Bob Dylan shares his first new song in eight years. "Murder Most Foul" is an epic tale for a grieving nation.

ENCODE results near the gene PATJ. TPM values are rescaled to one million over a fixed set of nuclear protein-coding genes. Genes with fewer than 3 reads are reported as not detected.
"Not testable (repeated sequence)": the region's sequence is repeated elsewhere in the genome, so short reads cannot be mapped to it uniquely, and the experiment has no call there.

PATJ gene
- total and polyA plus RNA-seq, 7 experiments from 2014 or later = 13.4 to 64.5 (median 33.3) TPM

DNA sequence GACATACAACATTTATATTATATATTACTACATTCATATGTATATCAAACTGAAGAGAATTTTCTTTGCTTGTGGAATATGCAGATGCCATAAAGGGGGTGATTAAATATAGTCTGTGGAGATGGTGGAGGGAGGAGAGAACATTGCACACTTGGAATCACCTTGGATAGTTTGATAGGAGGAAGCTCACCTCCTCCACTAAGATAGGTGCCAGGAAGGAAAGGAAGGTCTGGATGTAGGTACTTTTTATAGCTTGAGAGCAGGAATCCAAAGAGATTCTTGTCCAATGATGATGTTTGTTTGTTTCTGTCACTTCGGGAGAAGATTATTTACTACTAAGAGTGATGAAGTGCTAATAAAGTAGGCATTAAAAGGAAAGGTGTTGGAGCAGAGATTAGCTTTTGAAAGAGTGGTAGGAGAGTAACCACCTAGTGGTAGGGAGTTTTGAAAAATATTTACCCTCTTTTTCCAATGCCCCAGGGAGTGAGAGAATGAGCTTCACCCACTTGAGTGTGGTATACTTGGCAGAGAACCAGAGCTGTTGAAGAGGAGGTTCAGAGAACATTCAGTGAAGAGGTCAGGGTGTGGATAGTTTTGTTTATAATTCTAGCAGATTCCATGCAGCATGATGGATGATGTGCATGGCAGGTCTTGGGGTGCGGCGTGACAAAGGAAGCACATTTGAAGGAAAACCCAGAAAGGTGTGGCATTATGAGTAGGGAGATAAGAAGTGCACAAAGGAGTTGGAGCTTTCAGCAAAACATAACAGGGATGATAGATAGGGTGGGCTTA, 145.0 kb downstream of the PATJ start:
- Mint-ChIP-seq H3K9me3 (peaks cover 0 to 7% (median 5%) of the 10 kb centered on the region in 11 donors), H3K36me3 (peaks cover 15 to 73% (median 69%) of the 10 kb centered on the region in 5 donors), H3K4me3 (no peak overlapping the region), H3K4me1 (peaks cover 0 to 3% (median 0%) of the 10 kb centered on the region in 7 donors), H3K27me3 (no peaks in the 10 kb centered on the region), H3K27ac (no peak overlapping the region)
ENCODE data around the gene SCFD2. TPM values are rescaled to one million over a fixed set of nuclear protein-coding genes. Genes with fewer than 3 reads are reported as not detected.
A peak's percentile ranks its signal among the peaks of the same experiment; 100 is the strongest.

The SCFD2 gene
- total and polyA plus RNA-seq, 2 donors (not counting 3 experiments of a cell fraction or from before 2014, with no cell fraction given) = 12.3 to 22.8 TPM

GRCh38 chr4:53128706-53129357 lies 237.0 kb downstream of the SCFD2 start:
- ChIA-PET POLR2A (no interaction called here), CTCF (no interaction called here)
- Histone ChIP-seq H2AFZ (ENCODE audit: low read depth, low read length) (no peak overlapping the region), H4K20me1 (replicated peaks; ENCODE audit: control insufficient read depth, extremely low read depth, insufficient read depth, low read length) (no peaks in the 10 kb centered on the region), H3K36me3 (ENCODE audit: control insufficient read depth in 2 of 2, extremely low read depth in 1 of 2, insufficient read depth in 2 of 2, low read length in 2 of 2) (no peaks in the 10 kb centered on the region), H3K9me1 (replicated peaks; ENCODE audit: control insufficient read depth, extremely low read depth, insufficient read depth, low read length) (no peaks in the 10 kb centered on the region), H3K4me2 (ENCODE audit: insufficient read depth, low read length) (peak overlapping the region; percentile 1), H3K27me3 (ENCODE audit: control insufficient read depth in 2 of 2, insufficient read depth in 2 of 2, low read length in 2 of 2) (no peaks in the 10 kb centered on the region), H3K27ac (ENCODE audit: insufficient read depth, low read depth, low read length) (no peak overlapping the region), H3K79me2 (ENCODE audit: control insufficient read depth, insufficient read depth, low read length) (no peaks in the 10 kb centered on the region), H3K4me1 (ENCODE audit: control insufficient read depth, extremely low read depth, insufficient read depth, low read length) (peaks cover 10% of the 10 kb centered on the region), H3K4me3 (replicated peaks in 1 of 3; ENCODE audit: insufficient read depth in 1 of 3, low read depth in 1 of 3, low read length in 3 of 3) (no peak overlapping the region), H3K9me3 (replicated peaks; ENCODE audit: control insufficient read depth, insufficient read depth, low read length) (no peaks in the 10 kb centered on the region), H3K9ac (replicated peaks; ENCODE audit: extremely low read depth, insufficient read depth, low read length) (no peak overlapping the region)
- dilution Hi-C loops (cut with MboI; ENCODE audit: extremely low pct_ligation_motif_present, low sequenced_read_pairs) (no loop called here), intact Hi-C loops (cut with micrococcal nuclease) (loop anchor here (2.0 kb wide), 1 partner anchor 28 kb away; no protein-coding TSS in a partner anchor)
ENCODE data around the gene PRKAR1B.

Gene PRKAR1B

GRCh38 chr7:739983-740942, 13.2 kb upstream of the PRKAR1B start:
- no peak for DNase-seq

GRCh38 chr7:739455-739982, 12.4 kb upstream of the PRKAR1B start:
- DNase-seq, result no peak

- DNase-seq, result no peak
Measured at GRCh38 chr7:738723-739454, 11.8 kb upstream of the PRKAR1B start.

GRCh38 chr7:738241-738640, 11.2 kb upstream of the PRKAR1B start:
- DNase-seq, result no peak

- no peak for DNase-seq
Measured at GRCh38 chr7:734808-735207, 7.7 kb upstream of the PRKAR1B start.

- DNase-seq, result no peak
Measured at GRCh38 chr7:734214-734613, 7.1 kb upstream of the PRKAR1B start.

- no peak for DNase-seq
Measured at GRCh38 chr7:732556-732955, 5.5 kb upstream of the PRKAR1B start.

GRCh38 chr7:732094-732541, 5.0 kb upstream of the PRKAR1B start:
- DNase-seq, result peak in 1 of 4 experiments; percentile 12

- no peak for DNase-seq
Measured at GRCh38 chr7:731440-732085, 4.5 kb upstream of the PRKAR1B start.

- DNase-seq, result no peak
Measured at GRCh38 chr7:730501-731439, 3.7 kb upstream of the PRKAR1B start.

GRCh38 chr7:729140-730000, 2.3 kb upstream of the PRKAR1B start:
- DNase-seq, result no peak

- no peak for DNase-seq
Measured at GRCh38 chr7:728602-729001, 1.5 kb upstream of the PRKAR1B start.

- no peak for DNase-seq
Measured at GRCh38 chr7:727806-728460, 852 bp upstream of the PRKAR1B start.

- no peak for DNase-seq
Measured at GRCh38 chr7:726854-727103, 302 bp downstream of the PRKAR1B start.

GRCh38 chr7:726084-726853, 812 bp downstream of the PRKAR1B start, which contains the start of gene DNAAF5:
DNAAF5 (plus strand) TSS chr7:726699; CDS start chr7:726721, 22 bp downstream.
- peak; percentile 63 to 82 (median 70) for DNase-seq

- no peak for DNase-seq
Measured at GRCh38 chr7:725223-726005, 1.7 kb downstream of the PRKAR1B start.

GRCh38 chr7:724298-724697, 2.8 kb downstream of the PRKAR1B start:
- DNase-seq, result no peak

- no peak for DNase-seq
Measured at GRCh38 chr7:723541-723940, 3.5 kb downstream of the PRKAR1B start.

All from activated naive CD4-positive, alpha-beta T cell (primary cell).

There seem to be events that every generation remembers where they were for an exact moment in time. Where were you watching the news broadcast when Neil Armstrong took his first steps on the moon, when they tore down the Berlin Wall, when you turned on the news on September 11, and now, undoubtedly, where you've been quarantined during a global pandemic. On the latest epic from America's greatest lyricist, Bob Dylan sings about another moment of "where were you when" as he describes the events surrounding the assassination of John F Kennedy. With warmth and compassion, he details the trials and tribulations of the Sixties, a decade he helped shaped, pouring the utmost sentiment into each verse. The references he makes on this track are perfectly developed and comprehensive. He articulately tells us all of the hopes and wonders of the the decade and soundtracks it splendidly over delicate piano notes. He makes subtle quips that may come across as mocking, but are truly made with love. His lyrics are sharp as ever: "For the last fifty years they've been searchin' for that / Freedom, oh freedom, freedom over me / I hate to tell you, mister, but only dead men are free." Of course, nothing feels as current as when he says "I said the soul of a nation been torn away / And it's beginning to go into a slow decay." Even now, Dylan's ability to capture a feeling felt across the country is incredibly just and accurate. For nearly half a decade, he's been the voice of working class people and the representation of true, American Spirit. Now, more than ever, his voice and words ring true.
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